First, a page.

How to Negotiate with a Lender
Most people believe that you can’t negotiate with a lender. You take what they have to offer or not. It’s that simple. For example, Nicole was buying her first home, a condo, and needed to secure financing.
The price was $240,000 and she wanted to put no more than 5 per cent down. That meant that she needed a 95 percent loan. She went to a mortgage broker who told her that while he could, indeed, secure a 95 percent mortgage for her, it would cost 1% percent above the current market rate. This was because she had a blemish on her credit record and she couldn’t get a prime loan. Thus, he’d have to go to a subprime lender.
Prime means the loan meets or conforms to mortgage underwriter standards for sale on the secondary market, usually Fannie Mae or Freddie Mac. These are the least expensive loans. Subprime loans are made by lenders who specialize in borrowers with credit problems, and they charge more for the mortgage.
In addition, the broker said he wanted three points (3 percent of the mortgage) as a Ioan fee plus another $1,000 in origination costs.
And he wanted another $1,035 up front for handling the financing ($1,000 was an advance on the loan fees; the $35 was for a credit report).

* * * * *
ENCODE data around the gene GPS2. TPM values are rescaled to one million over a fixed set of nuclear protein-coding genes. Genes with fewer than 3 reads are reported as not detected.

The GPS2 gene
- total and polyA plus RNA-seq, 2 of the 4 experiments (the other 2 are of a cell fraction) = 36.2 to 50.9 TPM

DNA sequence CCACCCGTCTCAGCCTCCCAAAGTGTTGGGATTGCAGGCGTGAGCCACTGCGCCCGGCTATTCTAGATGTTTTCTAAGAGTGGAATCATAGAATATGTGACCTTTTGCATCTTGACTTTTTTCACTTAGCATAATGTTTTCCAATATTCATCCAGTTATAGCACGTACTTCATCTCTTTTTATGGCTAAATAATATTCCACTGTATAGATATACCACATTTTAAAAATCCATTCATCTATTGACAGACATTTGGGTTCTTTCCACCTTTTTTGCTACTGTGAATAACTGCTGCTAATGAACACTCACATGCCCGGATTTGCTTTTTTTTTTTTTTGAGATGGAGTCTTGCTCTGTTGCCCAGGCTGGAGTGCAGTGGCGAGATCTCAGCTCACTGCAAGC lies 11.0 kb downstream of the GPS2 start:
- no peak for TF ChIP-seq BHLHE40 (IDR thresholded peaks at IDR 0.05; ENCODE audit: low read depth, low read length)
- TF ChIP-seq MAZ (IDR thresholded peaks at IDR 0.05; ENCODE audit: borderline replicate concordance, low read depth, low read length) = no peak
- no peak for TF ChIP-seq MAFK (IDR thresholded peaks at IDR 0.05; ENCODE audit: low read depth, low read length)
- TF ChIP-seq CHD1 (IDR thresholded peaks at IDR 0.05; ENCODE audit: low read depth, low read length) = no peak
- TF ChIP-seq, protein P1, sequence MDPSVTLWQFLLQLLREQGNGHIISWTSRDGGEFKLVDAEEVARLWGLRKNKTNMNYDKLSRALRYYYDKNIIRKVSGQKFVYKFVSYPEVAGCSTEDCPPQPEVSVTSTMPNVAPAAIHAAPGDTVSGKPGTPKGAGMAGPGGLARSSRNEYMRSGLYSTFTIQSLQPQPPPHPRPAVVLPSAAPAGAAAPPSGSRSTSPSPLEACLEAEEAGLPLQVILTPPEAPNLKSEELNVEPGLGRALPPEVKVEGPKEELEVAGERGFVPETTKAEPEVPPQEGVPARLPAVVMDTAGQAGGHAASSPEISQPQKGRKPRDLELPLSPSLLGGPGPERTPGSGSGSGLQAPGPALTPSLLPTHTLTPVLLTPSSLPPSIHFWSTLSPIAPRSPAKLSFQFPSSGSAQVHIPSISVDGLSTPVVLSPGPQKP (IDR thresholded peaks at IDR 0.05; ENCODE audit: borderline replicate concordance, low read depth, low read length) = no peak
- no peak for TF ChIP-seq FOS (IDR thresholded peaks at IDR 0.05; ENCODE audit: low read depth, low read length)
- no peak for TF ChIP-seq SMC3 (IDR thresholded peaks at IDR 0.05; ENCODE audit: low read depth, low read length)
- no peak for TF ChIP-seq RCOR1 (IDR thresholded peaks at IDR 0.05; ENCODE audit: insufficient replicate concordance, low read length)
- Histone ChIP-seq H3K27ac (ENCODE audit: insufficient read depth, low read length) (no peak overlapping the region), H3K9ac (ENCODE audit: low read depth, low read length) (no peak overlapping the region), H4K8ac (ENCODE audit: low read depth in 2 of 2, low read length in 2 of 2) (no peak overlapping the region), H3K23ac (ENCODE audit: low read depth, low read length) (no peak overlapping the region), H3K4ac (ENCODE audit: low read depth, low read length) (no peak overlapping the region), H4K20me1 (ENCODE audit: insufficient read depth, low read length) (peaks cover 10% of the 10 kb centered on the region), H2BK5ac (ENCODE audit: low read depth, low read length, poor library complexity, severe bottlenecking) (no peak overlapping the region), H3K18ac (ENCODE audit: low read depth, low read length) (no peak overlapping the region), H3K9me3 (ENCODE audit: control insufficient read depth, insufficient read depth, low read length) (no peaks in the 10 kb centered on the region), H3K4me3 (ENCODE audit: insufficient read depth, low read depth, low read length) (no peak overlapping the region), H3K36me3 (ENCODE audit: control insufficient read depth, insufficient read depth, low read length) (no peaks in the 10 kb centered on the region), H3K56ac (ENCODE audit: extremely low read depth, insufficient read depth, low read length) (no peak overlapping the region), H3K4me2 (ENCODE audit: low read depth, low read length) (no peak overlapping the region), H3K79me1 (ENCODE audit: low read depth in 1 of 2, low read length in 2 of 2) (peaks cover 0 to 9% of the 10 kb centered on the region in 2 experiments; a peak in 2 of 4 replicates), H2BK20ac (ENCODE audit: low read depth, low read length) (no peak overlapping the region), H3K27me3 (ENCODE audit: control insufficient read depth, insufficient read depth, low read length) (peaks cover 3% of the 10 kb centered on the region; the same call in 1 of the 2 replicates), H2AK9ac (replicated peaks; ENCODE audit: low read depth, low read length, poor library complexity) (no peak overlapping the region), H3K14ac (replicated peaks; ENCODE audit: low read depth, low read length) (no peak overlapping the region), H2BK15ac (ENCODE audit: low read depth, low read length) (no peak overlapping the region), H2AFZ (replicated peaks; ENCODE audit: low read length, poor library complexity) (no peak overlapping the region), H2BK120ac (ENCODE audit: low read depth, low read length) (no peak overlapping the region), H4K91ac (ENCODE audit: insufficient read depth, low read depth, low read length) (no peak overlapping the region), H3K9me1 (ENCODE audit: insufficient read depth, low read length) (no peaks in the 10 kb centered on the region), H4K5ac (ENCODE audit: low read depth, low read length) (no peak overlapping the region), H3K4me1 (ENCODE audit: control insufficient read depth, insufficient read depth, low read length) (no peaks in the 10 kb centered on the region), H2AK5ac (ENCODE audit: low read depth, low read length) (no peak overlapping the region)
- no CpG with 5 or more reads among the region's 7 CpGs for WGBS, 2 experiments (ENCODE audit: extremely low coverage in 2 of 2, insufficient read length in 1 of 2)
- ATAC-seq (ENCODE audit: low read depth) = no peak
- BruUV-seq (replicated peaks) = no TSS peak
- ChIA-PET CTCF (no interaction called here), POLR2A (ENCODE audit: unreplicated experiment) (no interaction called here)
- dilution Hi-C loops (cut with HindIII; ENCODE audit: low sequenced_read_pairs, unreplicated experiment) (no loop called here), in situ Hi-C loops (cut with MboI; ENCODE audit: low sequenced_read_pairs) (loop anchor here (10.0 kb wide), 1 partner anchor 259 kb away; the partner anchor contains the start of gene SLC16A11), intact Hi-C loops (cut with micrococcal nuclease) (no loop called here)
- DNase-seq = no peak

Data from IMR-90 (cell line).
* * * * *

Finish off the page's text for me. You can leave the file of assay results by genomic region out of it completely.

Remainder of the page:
Nicole, not knowing any better, agreed. The mortgage broker seemed to take forever to get the loan, but he finally did. But when it came time to sign, Nicole discovered that the loan was an extra 1 percent higher in interest and an extra point higher.
She protested, but the broker pointed out that the market had changed and this was the best he could do. Nicole said she wasn’t satisfied and would go elsewhere. He smiled and replied that she was free to do that. But he had secured financing for her and was entitled to the $1,035 he had originally charged, whether she took the loan or not. Further, to go somewhere else meant having to start the whole financing process over again from the beginning. He wondered aloud if the seller would be willing to wait more weeks for her to secure a mortgage somewhere else.
In the end, she took the loan, paid the extra costs, and got the condo she wanted.
The Real Estate Settlement Procedures Act (RESPA) requires lenders to give borrowers a preliminary estimate of their costs for a mortgage. Read this statement carefully as it may reveal many of the “garbage fees” the lender may be charging.